• [0016]
    Details on the length of path of stages of the route or of the total distance are helpful but not essential if the user receives unambiguous destination names.
  • [0017]
    Conventional means for dead reckoning navigation can be dispensed with because the mobile station outputs the route data in stepwise manner in the sequence of the stages of the route and only updates the output when the reaching of the current route destination is confirmed.
  • [0018]
    It is highly advantageous that the user can already start on the way using the current specified destination before transmission of the data for the entire travel route is ended.
  • [0019]
    According to an advantageous development of the invention the user in a first step establishes a communications link with the mobile station to the on-line service in order to start a dialogue. In doing so the on-line service asks for the positional and destination information needed for route guidance. The positional data can be determined both in a speech dialogue as well as in a dialogue using written and/or graphical input. Advantageously, however, speech information from the user is compared with geographical information from the database, the local position is defined with the aid of prominent points in the surroundings through targeted interrogation by the on-line service and the corresponding positional data are read out from the database.
  • [0020]
    The on-line service conducts the speech dialogue either through a person or advantageously using a speech computer. Following a rough statement of the user's position the speech computer selectively generates on the basis of information from the geographical database questions to specify more precisely and qualify the positional and destination data.
  • [0021]
    According to a further advantageous version of the invention the on-line service obtains information from the mobile communications network operator on the position of the network access point. That is to say it uses the knowledge of the position of the base station of the cell through which the user's mobile station is logged into the mobile communications network in order to discover automatically rough information on the local position of the user.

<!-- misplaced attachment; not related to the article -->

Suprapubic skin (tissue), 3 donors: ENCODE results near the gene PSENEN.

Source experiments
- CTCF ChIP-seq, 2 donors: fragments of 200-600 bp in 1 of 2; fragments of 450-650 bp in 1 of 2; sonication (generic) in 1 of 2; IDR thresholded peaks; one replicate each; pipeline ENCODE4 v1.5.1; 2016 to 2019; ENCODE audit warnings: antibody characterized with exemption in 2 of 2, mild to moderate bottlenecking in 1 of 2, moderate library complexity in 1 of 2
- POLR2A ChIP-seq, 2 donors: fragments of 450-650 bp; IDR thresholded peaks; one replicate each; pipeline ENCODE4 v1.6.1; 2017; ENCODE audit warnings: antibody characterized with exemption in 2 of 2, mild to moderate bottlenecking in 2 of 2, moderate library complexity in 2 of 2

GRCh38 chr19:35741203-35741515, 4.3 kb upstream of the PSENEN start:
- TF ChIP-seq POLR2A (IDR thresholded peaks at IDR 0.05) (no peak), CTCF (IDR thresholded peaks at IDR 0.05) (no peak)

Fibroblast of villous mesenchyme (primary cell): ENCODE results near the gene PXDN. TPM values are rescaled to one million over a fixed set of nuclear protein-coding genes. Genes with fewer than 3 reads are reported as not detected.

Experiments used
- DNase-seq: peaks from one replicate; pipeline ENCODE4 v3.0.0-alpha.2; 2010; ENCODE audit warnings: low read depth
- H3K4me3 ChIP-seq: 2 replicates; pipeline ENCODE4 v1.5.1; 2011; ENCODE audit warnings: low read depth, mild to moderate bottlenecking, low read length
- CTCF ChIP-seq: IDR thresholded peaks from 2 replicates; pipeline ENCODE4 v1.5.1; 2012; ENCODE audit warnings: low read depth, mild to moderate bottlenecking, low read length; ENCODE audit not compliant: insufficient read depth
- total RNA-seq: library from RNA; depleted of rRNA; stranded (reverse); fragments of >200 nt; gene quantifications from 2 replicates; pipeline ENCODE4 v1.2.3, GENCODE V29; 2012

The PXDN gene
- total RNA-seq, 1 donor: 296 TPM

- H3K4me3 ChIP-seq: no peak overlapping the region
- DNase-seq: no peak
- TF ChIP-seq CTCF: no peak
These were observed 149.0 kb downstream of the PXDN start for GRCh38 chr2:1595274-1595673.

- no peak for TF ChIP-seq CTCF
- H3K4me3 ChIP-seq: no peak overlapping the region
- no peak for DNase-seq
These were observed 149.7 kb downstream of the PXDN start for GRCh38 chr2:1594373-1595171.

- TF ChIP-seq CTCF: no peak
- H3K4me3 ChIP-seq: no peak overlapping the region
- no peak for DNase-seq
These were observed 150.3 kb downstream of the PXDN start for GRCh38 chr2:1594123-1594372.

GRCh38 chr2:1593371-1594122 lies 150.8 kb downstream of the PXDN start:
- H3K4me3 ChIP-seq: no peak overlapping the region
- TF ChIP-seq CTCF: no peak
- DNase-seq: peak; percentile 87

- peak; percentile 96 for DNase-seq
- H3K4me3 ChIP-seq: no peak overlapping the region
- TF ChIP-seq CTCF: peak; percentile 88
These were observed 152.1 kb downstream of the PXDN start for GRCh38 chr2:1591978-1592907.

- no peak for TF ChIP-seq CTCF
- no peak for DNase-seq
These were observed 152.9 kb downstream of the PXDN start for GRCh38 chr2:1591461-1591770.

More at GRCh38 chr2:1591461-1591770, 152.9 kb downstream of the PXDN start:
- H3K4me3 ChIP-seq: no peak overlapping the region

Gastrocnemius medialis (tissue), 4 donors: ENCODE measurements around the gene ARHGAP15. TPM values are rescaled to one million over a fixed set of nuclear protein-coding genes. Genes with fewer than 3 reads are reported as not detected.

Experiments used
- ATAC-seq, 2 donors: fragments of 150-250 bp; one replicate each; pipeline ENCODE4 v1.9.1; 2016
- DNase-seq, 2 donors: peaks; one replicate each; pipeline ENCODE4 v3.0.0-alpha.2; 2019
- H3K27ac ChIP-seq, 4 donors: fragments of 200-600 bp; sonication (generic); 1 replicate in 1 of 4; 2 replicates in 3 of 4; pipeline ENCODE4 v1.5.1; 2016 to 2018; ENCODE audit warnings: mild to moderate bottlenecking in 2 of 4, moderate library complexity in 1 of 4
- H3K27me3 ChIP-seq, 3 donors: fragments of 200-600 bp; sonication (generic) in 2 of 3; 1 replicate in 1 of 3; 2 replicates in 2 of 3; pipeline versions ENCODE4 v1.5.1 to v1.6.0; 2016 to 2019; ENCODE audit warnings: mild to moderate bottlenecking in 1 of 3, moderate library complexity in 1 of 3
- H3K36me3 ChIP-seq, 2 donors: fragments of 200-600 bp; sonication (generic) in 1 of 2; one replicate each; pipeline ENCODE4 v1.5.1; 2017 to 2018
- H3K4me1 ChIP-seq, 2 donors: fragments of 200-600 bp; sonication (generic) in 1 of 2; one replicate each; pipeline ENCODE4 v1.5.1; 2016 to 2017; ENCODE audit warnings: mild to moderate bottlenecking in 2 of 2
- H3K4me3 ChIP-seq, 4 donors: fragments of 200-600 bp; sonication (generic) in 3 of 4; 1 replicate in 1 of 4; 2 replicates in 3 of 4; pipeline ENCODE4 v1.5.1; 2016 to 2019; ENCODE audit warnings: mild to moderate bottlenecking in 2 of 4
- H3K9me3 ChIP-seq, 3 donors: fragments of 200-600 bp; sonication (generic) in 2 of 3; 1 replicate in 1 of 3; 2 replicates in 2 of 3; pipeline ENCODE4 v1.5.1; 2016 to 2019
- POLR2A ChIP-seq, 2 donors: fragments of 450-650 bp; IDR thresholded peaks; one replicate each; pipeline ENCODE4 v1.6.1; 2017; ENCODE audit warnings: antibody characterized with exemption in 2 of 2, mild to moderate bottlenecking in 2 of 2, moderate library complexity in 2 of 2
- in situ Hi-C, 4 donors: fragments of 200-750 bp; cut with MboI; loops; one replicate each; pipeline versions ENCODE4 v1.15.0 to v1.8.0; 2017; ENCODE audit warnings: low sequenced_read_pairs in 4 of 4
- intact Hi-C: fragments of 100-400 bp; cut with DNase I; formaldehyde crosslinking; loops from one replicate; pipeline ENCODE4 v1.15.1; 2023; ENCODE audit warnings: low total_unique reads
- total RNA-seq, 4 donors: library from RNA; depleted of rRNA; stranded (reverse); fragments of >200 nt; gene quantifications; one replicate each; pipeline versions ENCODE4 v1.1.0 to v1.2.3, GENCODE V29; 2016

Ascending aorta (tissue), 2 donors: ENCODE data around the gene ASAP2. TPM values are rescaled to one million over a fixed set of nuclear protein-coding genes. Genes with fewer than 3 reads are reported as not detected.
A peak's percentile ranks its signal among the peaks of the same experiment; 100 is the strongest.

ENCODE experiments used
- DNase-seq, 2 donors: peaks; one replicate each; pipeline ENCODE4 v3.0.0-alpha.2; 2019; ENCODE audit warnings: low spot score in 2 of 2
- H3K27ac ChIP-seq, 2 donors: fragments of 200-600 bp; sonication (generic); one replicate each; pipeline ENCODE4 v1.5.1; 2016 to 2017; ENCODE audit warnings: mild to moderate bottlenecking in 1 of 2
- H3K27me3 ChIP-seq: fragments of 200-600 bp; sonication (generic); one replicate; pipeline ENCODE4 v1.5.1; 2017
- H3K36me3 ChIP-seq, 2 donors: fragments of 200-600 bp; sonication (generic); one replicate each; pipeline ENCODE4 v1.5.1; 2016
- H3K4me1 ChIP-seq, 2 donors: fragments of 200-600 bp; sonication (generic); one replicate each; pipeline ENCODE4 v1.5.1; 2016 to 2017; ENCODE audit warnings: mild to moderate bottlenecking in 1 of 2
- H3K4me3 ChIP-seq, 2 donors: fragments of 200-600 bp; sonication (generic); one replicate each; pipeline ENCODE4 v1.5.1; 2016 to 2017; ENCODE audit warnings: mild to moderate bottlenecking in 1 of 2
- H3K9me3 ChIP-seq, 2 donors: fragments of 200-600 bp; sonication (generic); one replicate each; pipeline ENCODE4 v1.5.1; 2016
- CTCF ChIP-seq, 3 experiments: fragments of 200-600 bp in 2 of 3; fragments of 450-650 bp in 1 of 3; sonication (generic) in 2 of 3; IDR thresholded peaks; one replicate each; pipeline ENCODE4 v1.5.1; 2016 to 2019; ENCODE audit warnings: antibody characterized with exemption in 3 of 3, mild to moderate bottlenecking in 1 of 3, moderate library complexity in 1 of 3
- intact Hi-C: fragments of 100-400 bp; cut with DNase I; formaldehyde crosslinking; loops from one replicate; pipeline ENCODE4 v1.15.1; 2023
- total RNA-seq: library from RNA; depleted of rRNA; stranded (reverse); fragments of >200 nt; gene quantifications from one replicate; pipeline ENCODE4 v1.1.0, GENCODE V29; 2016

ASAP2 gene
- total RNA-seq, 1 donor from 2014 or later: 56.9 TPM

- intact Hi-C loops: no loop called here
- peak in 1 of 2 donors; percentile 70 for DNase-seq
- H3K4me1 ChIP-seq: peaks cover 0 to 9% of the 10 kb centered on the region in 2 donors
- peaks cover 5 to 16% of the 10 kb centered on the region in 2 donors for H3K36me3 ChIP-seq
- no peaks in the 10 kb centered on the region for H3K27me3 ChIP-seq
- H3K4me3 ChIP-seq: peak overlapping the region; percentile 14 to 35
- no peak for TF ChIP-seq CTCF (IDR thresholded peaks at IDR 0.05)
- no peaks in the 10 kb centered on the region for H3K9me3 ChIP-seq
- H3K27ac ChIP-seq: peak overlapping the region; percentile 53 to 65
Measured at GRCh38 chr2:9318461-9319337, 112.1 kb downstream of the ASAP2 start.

• [0022]
    This has the advantage, especially in a large city having a dense cell network that already without help from the user the zone of the position can be pinned down and the name of the city and district need no longer be enquired about. A question about the name of a street or a square already serves in many cases to pin the position down. A further question for the name of an intersecting or branching street would then define the user's position with sufficient accuracy within a short time. This too is carried out by preference in a speech dialogue on grounds of convenience.
  • [0023]
    The route data determined by the on-line service can be transmitted in full to the mobile station immediately after it has been generated and then stored temporarily in the mobile station. On the one hand, this shortens the busy time of the transmission channel and hence lowers connection costs. On the other hand, however, this requires additional free memory capacity in the mobile station.
  • [0024]
    In order to be independent of the level of technical fittings in the mobile station, as an alternative to this the on-line service can also advantageously store the route data temporarily and transmit it in stepwise manner in the sequence of the stages of the route. Once the user has reached his/her current route destination, by inputting a confirmation into the mobile station he/she calls for the route data for the following route destination from the on-line service. The on-line service transmits corresponding route data and the mobile station overwrites the previous contents of the memory.
  • [0025]
    In addition to the known functional elements for carrying out telecommunications, the mobile station according to the invention has a directional indicator which provides direction data in accordance with the orientation of the mobile station relative to the points of the compass in order to define a target direction to the current route destination at any time. A processor which is already present in each mobile station compares the directional data with the route data which contain the specification of direction for the current stage.
  • [0026]